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Daydream is just the beginning. Google needed to make VR inexpensive and comfortable before they could take the next step and we’re already seeing enormous amounts of work from the Android and Chromium teams when it comes to VR and AR.

Strap yourself in because VR is going to be bigger than ever.

We can say with confidence that Google wants to be able to bring rich mixed reality content to your eyeballs via the web, on every screen you own. How they plan to do this is still a mystery, but the first steps — a VR web experience through Chrome for Android — are already in place. More importantly, developer tools that make it easier to build a VR web are a priority and alliances, like the Khronos Group, are making the technology ready for content.

The success of products like the HTC Vive and PlayStation VR mean that the market for people who won’t or can’t spend that much money is super important. Google and Facebook and Samsung and Oculus all competing to try and outdo each other is great news for us.

You’ll be able to get your fix for everything VR from Google I/O both here at Android Central and VRHeads, so you won’t miss a thing!

Google in your house

Google has been thirsty to get into our living room for years. The combination of Chromecast, Google Home, and Android TV give them the best shot of doing it that they’ve had.

Google knows the edge they have when it comes to Assistant. It’s part of an internet writer’s job to remind you that Alexa can do 11 more things than Assistant right now, but that’s the tiny picture. Google has a mountain of your data. When combined with the mountains of data from everyone else, they have the most difficult part of training an AI system to be smart. They just have to figure out how to present it while it’s learning so we want to keep using it. Amazon doesn’t have this, but Facebook does and they will soon make their play in the same space. Google needs to be one step ahead here.

One of the bigger pieces of the puzzle that often gets overlooked is Android TV. With Nougat, Android TV has most everything it needs to become (and replace) your cable box and DVR. Potential changes planned with Android O could fill in the rest and the right hardware partner could mean Google is at your cable company, too. Google routers and TV boxes can provide everything we want from an entertainment package and Google gets more of that precious data they need to survive.

Android Wear

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Google was very smart in how they handled the Android Wear 2.0 update and it reminds us that they are serious about wearables, even if we don’t get news on them every day.

Wear 2.0 took the best ideas about how computing on your wrist can be done and implemented them without adding extra cruft to a system designed for very limited hardware. From first experiences, it looks like they were successful and Wear 2.0 is part of what it will take to make smart watches compelling again.

Wear 2.0 is good enough to make us want smartwatches again and Google is going to make sure we know it.

What’s missing (and what we saw from Apple) is the right fitness partner. Names like Nike can make a platform mainstream as long as the initial release is good enough to get people to buy the next release. Any new platform, whether it be on your wrist, on your TV or in your car, is instantly caught in the worst Catch-22 situation available: Content is needed to attract buyers and buyers are needed to attract content creators.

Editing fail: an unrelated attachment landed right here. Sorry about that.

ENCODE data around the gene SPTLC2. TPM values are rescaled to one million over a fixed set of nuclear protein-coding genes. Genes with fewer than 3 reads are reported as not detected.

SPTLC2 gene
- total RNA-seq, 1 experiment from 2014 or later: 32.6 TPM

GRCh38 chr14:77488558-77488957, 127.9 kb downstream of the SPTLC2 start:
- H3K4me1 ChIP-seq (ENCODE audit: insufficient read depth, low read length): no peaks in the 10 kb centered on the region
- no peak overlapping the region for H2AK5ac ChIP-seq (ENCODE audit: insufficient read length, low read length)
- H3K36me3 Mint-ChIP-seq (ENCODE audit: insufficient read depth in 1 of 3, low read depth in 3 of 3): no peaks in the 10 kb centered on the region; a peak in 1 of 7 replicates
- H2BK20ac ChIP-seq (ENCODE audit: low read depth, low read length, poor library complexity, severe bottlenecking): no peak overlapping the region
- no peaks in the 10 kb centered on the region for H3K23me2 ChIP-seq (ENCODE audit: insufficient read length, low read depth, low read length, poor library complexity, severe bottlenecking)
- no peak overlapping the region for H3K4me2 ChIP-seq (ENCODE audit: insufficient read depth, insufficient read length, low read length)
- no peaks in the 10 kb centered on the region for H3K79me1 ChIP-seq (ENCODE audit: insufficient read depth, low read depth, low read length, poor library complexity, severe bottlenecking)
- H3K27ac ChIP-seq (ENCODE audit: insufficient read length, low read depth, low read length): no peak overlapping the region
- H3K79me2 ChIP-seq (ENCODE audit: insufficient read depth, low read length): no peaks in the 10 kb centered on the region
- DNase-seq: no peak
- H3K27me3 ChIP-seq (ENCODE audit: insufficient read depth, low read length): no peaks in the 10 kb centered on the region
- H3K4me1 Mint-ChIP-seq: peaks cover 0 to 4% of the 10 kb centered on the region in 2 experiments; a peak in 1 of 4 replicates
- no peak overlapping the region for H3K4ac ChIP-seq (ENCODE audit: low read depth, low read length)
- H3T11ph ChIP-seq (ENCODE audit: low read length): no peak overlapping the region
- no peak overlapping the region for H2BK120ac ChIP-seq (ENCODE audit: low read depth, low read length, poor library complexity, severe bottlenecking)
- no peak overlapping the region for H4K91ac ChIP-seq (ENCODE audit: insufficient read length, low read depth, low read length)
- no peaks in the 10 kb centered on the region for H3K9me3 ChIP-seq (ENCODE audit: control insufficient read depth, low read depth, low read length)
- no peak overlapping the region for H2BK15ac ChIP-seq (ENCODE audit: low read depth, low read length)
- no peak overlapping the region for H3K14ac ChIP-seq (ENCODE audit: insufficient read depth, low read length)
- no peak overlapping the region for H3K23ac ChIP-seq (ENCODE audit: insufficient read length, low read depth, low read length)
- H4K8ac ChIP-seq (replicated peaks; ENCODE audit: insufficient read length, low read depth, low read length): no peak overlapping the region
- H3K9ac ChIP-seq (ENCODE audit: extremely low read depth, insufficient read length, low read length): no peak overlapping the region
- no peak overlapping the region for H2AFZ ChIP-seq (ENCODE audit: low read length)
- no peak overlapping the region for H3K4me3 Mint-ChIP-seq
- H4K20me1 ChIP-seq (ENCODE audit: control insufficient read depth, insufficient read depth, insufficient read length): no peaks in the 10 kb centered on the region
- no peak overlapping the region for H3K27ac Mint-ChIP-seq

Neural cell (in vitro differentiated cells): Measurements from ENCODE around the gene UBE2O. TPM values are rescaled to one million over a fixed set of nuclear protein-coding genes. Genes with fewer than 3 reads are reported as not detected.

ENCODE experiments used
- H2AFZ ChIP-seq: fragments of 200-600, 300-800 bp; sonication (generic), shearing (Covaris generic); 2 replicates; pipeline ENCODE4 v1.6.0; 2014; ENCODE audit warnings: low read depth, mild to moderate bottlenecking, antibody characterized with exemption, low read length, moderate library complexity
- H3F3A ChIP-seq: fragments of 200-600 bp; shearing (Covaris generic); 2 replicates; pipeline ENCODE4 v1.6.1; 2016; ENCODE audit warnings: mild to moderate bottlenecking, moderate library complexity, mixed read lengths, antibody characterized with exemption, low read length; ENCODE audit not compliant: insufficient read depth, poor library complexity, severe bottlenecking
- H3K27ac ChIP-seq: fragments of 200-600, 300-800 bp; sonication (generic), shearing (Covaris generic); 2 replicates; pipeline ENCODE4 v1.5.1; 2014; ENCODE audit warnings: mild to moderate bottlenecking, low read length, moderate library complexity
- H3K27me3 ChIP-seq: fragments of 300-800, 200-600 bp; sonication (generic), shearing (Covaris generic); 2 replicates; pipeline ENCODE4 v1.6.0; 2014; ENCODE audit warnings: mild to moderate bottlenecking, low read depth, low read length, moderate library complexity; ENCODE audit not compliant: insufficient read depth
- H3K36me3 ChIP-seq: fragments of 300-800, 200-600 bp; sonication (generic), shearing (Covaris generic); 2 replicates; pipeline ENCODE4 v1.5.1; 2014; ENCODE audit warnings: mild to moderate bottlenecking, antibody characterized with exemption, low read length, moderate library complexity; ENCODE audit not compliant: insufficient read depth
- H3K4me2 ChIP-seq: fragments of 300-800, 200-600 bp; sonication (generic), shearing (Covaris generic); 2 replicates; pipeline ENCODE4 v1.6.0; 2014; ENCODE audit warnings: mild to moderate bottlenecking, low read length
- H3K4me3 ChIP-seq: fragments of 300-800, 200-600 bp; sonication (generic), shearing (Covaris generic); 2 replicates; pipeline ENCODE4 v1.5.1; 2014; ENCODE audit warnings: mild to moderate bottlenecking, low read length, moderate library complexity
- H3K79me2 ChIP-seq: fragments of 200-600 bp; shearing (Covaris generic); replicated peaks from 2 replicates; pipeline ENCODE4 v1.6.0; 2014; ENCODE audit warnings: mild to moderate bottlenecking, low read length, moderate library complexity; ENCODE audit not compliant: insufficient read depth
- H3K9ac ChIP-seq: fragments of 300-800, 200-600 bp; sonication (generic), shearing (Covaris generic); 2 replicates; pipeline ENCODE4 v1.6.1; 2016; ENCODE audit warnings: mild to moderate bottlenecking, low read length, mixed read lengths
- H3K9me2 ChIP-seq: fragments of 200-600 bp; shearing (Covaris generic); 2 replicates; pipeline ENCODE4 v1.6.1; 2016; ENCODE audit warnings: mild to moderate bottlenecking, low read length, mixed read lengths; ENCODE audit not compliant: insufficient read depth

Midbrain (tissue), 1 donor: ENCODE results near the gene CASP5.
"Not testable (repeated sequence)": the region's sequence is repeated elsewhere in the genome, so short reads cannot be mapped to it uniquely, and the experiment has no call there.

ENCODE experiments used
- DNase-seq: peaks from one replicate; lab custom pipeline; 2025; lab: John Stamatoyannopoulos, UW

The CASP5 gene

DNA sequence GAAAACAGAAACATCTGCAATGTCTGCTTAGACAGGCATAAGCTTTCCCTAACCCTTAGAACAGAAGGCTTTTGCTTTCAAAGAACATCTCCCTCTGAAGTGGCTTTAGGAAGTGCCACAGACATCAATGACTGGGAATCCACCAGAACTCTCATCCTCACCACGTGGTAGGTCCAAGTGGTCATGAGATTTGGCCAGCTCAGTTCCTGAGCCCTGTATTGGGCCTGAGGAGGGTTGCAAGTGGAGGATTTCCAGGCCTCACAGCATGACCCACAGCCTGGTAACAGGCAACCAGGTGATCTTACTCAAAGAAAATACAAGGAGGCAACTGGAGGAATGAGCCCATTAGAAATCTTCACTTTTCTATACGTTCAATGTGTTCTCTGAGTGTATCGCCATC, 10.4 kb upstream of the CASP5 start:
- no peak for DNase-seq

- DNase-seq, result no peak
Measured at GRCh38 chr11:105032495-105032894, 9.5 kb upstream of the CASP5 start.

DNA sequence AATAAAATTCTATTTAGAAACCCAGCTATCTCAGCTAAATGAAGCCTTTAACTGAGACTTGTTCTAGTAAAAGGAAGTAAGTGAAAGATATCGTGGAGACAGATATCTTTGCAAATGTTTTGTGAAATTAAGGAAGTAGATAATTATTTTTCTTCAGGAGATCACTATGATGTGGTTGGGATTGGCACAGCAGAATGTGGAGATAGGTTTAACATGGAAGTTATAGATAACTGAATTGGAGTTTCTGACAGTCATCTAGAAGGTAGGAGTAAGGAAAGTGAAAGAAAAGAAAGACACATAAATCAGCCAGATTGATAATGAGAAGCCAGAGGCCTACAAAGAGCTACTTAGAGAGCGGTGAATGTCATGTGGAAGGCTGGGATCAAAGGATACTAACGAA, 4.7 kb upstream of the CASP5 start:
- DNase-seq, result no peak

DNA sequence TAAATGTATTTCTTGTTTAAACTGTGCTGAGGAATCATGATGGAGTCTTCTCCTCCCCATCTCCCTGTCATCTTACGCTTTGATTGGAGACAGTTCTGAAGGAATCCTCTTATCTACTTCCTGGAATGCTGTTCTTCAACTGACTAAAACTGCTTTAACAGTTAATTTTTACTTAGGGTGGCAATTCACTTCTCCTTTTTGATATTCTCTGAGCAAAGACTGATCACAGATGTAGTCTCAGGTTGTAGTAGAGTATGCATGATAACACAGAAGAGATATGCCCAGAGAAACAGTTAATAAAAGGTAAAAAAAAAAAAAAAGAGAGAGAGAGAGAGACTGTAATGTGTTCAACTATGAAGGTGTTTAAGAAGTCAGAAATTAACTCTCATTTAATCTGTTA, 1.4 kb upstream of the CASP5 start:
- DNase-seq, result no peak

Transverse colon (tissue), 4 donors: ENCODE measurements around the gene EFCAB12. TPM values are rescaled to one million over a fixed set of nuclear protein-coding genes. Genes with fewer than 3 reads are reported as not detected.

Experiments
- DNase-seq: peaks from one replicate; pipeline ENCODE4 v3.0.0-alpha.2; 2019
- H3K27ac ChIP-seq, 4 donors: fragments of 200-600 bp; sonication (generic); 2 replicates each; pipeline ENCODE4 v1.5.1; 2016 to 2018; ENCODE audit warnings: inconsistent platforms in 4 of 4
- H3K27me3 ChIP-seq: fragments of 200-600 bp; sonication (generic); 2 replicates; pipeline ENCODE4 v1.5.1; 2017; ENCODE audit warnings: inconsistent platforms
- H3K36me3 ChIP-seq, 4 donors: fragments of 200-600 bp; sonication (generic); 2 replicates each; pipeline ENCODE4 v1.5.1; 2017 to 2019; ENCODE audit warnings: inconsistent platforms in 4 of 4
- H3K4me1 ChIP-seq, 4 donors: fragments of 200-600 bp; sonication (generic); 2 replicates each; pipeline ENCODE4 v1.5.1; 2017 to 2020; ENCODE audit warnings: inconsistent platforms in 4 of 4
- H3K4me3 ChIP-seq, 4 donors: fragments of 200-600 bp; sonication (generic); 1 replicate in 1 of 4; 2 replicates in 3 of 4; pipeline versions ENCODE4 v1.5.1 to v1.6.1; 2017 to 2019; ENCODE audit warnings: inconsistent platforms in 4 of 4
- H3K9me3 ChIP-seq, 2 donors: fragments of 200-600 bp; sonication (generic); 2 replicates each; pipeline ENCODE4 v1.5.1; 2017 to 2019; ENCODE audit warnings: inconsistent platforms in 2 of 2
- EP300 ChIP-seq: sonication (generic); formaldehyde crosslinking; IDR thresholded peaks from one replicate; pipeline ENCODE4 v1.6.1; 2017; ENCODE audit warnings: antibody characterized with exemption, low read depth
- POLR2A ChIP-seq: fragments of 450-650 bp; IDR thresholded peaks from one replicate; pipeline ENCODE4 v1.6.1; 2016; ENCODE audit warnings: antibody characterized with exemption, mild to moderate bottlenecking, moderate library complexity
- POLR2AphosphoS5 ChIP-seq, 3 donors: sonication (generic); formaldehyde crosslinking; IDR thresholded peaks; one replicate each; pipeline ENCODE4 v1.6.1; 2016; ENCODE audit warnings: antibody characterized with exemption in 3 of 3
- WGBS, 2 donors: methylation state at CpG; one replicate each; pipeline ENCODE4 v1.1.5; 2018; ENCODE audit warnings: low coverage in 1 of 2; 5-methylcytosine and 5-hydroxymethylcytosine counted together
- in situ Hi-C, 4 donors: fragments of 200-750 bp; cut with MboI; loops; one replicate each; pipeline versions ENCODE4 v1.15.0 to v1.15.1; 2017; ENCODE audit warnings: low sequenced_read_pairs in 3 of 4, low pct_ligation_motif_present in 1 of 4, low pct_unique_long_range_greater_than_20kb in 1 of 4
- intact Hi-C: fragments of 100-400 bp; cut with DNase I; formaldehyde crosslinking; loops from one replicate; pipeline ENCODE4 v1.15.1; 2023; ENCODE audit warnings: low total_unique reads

We know companies like LG can make the hardware and Android Wear can power it all. Now Google needs to make sure everyone else knows and some big news for wearables at their annual developer conference would be a smart way to get started.

The Web

Google has some amazing products and projects for use on the web in general. Some we use every day and others that we only know the buzzwords surrounding them. And plenty of others we don’t know about at all.

Besides the obligatory news and improvements for advertisers and analytics (someone has to make all the money so everyone else can have some fun), we might get to hear some really cool stuff about Tensorflow and deep learning. And there’s a lot there to talk about, covering a wide range of spaces like cancer research, cars that drive themselves, or even something as mundane as finding files on your Google Drive faster.

The Cloud is a platform and Google knows it. And it will take everything Google can do to wrest it away from Amazon and Microsoft.

These and other web technologies Google has at work all mix into another area where google would love to get a stronger hold — Internet As A Service. Amazon and Microsoft have a tight grip on the market because they offer great products and services. Google has great products and services of their own and as they further develop and work together, we’ll see more and more ways Google can provide what a business needs for data services.

There is a lot of money to be made here. Like every company, Google wants their chunk of it.

Everything else

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Every department at Google will have something worth seeing and hearing about at Google I/O. Hearing about some of them, like Android and Chrome, is a given, but there will certainly be a surprise or two. Last year, Firebase came out of nowhere (not really, but tech press wasn’t ready) and stole the show with the way it makes everything easier for people developing for the future.

Who knows what this year’s sleeper hit might be? That’s anyone’s guess, but you can bet that we’ll be itching to talk about everything we get to see at Google I/O 2017.

14
Mar